I'm trying to get a program to work that isn't in my distro's package manager. It doesn't provide a makefile or sources, just binaries. If I copy the whole folder to /usr/local and then add that to my PATH in .bashrc, I can execute the program but there are problems. The program requires some local files from its directory, and they are stored as a relative path. The program looks for the files in the directory I'm currently in, not the directory that the program itself is in. Is there any way around this? Thanks.

2 Answers 2


If the program is really so unfriendly as to expect you to run it only from it's own directory then you may have to leave it in it's own directory (including sub folders) and create a script which is on your PATH. This script will change directories to the location of the program and run it. All will be well. Well... well enough. Something like:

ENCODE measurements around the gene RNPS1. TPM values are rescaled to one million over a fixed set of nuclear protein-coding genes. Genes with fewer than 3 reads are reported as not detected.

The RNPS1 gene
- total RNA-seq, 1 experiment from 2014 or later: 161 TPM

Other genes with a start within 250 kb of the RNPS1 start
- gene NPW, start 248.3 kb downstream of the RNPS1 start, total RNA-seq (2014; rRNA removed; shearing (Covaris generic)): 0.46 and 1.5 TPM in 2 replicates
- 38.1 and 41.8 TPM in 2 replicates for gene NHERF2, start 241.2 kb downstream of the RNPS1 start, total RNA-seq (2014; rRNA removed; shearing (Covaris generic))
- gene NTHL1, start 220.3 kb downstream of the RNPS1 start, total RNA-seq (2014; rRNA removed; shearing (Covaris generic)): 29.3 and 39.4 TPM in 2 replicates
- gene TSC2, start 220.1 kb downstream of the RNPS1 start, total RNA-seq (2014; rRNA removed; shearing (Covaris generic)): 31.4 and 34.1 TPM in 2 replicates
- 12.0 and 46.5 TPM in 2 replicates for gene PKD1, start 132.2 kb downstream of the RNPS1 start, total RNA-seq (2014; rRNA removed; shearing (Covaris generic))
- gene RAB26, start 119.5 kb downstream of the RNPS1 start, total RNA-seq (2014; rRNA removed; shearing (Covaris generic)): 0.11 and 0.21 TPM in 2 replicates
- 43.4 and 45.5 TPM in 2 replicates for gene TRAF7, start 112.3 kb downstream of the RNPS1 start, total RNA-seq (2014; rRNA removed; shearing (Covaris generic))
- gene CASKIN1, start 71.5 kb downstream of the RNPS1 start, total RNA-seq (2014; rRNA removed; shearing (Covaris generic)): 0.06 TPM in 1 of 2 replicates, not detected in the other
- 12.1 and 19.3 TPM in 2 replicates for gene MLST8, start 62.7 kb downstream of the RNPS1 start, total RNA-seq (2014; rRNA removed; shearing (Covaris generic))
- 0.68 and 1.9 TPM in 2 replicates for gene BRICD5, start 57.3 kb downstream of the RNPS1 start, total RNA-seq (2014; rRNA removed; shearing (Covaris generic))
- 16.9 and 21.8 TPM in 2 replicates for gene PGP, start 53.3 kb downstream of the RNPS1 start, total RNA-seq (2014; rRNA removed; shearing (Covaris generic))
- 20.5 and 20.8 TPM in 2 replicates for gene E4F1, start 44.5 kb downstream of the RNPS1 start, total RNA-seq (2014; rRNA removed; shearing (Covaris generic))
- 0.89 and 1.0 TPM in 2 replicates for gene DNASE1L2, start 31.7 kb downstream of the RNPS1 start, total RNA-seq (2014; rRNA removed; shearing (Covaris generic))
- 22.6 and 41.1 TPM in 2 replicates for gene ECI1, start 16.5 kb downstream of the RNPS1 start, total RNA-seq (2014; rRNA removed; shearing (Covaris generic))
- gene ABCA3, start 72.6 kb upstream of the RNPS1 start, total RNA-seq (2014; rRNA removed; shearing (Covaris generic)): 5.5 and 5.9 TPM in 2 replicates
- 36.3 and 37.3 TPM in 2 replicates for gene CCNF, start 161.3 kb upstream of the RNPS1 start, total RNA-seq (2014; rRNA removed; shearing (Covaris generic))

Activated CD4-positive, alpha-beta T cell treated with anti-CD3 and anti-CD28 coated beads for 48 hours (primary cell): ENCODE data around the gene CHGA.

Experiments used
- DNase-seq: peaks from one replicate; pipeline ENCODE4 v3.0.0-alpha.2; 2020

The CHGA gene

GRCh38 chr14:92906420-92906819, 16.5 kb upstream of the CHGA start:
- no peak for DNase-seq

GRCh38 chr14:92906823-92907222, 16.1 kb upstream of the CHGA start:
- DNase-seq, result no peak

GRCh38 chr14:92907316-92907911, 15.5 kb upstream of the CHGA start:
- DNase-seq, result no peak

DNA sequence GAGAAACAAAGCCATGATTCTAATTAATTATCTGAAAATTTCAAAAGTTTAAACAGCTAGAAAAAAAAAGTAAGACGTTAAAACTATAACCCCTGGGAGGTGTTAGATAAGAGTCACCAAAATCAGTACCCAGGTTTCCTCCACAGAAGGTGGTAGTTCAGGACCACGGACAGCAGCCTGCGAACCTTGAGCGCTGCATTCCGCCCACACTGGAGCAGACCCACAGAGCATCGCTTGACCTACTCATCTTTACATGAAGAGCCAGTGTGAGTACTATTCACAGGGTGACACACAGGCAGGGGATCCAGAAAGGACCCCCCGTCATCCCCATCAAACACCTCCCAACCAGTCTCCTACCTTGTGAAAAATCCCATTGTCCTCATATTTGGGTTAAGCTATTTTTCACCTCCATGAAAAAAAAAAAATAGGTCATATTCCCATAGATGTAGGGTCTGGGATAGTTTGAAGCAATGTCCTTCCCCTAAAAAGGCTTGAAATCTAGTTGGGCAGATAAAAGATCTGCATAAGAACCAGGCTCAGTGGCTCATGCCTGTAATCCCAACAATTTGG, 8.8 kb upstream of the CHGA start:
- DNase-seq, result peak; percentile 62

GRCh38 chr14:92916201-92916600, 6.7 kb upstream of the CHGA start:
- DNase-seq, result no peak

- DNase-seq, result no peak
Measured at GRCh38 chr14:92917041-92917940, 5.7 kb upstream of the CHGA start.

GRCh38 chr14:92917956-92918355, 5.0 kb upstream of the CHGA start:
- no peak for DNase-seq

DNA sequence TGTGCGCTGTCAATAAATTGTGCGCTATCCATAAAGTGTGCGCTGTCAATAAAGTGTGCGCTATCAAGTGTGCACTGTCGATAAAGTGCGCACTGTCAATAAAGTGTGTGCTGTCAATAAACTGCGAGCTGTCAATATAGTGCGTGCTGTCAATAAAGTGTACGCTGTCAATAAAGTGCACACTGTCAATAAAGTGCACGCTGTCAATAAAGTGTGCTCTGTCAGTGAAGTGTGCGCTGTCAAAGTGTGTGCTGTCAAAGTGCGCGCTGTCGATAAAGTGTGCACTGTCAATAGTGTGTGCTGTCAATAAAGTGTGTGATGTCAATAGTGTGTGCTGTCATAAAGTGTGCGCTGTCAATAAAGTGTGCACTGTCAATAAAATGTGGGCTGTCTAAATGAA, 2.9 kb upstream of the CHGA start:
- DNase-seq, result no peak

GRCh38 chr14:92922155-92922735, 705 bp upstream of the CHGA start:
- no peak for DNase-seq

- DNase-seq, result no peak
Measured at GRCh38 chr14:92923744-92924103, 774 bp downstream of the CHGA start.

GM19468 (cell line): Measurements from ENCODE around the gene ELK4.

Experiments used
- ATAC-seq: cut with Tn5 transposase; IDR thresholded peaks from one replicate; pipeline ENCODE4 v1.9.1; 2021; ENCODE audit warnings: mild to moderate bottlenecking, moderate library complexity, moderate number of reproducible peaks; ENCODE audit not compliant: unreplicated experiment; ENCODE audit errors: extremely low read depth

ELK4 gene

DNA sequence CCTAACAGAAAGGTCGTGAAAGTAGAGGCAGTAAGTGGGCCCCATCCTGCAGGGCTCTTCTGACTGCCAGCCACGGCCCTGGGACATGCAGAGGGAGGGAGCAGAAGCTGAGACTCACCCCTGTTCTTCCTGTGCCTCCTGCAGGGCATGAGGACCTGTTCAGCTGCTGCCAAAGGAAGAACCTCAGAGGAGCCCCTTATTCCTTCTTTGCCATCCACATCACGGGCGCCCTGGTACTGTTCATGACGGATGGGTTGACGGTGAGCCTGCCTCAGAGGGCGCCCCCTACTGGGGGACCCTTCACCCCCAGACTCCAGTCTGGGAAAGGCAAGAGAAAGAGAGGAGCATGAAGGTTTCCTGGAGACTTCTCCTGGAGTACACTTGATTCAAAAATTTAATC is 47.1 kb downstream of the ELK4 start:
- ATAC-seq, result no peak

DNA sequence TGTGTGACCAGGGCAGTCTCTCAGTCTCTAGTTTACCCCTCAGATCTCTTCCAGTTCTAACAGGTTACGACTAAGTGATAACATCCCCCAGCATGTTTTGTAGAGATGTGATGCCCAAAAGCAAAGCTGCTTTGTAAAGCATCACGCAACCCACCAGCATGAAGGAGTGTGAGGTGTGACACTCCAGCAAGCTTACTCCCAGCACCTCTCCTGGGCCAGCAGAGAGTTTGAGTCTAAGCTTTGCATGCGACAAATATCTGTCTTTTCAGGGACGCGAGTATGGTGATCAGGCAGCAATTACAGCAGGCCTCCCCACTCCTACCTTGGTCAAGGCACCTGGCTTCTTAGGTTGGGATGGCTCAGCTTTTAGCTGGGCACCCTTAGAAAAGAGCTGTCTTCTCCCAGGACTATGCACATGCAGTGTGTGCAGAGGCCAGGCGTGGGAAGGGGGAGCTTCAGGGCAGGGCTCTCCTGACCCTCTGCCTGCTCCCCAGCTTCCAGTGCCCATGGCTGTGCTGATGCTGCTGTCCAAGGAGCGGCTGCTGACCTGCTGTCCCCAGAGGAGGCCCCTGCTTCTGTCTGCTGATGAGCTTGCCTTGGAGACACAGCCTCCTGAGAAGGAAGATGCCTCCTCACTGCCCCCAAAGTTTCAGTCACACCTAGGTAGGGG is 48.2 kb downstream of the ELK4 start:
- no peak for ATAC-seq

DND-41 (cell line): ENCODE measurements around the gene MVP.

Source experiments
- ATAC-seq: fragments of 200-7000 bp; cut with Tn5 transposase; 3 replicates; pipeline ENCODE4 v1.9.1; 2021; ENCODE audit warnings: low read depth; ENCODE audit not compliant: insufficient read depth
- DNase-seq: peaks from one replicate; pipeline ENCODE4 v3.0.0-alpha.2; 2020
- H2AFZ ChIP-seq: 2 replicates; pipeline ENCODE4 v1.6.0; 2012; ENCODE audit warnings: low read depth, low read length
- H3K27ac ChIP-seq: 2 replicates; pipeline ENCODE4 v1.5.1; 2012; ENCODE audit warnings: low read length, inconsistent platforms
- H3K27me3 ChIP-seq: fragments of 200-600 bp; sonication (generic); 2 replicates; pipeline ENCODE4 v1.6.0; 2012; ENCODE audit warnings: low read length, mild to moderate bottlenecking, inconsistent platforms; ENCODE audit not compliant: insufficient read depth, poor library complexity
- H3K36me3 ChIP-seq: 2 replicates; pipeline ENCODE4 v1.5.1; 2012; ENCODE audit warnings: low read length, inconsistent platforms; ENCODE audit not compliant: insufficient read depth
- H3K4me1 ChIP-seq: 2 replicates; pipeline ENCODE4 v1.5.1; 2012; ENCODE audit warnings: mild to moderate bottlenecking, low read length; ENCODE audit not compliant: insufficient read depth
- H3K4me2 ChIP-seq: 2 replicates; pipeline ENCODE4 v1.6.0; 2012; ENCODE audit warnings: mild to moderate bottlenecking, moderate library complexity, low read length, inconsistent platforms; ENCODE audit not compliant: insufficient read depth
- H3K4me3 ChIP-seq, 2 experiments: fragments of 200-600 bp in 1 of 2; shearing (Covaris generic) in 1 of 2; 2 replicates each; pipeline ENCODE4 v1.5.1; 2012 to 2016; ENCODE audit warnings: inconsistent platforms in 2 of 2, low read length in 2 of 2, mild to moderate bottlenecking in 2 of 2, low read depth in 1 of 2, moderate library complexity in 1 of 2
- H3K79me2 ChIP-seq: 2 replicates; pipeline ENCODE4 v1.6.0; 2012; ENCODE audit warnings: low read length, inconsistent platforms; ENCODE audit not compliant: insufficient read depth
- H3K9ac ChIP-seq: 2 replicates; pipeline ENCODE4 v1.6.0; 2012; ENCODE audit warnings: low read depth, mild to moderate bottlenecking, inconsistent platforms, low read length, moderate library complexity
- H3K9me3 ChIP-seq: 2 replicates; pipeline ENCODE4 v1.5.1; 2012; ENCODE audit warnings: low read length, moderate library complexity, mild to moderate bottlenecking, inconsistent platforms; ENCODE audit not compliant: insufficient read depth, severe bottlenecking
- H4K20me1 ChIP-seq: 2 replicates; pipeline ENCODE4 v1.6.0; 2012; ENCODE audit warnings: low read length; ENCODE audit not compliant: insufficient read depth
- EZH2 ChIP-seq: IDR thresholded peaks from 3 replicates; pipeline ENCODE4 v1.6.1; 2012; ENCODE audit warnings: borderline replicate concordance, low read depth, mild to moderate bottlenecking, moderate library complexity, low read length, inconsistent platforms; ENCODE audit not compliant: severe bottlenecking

#! /bin/sh -
cd /usr/local/crudesoftware &&

Many programs use environment variables that are unique to themselves.  For example, a program called foo might look for an environment variable called FOO_DIR or FOO_DATA_PATH (and it might use the current directory as a default if the variable isn’t set).  I know you said that you don’t have source, but do you have any documentation?  Maybe a sample .bashrc for using the program?

As a last resort, try

strings foo

(assuming that foo is the name of the program).  This lists all the “strings” in the binary file (see strings(1) for details).  This will produce a lot of output; much of it gibberish.  You should probably pipe it into a pager; e.g., more or less.  Look for lines that look like environment variable names –– i.e., all caps, possibly including underscores –– and try setting them to the directory where you installed the program.


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